University of Herfordshire artist to perform rain dance in Antarctica
PUBLISHED: 12:00 02 March 2014
An “upside-down rain dance” will be performed by a Hatfield artist in Antarctica to raise awareness of climate change and try and make it stop raining.
Professor Marty St James will be artist in residence on the world’s most desolate continent while he creates art highlighting the changing climate.
The visual artist, who is head of Fine Art at the University of Hertfordshire, flew out to Argentina on Wednesday at the request of the country’s arts council.
It will be his second visit to the frozen expanse and he will stay on an Argentine army base.
“It is an extraordinary place, like going to the moon,” said the 60-year-old.
“It is one of the last great wildernesses on Earth – and the penguins are fantastic.”
But he quickly added: “It is also very dangerous as well because it is very cold.
“Last time I was here it went down to minus 43.”
While he is at the icy tundra he will perform a dance inspired by indigenous Americans and create videos, photographs and drawings which he will then exhibit.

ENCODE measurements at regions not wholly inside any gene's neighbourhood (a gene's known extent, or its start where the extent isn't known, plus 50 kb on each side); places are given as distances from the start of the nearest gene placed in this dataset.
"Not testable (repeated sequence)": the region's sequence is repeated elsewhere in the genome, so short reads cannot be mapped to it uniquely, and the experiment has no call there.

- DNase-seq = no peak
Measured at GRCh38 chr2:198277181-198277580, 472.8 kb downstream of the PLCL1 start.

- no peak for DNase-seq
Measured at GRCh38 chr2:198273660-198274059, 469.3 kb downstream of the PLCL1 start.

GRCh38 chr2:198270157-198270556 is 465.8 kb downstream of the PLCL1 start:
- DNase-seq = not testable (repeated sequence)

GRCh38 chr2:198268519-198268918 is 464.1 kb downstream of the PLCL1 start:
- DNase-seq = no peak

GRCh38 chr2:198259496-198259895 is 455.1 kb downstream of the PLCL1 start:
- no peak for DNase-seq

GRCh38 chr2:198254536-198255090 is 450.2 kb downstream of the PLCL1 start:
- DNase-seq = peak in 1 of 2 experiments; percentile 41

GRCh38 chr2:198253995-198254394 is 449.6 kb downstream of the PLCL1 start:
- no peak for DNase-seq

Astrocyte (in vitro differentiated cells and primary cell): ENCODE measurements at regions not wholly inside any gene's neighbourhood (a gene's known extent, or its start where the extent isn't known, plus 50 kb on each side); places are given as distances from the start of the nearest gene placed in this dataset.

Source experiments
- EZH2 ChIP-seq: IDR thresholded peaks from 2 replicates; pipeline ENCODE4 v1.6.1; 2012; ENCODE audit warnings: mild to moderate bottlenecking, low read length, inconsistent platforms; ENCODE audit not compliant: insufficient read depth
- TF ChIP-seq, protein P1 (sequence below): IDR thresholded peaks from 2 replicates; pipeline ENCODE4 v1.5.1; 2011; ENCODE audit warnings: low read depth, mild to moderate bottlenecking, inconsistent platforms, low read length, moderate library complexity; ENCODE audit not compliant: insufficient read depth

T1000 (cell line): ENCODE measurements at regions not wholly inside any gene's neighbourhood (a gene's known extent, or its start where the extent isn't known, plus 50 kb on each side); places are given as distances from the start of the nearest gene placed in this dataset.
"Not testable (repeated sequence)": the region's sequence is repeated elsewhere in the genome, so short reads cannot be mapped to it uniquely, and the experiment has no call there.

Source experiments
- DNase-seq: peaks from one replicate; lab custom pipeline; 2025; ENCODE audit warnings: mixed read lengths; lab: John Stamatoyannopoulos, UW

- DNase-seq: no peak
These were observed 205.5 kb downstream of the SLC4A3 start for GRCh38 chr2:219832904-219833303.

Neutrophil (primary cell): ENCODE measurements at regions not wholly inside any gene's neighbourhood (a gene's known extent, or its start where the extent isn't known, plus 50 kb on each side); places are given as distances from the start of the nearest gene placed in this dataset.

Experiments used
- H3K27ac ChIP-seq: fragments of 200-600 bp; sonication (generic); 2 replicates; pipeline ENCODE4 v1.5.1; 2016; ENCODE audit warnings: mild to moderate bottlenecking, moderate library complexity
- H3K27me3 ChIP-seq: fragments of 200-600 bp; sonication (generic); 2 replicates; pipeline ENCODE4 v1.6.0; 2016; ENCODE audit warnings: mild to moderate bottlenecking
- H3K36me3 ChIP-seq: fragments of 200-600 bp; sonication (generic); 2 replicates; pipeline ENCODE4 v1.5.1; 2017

“I am interested in the idea we are being ignorant of climate change, because it is happening and we need to do something about it,” said Marty.
“And art is a good way to put messages across.”
He will be on the base until March 19 and told the Welwyn Hatfield Times he always takes tea and Cadbury’s chocolate with him.
“It is good to have something of where I have come from with me,” he said.
"It is one of the last great wildernesses on Earth – and the penguins are fantastic."
For more information, or to follow Marty’s journey, visit martystjames.com
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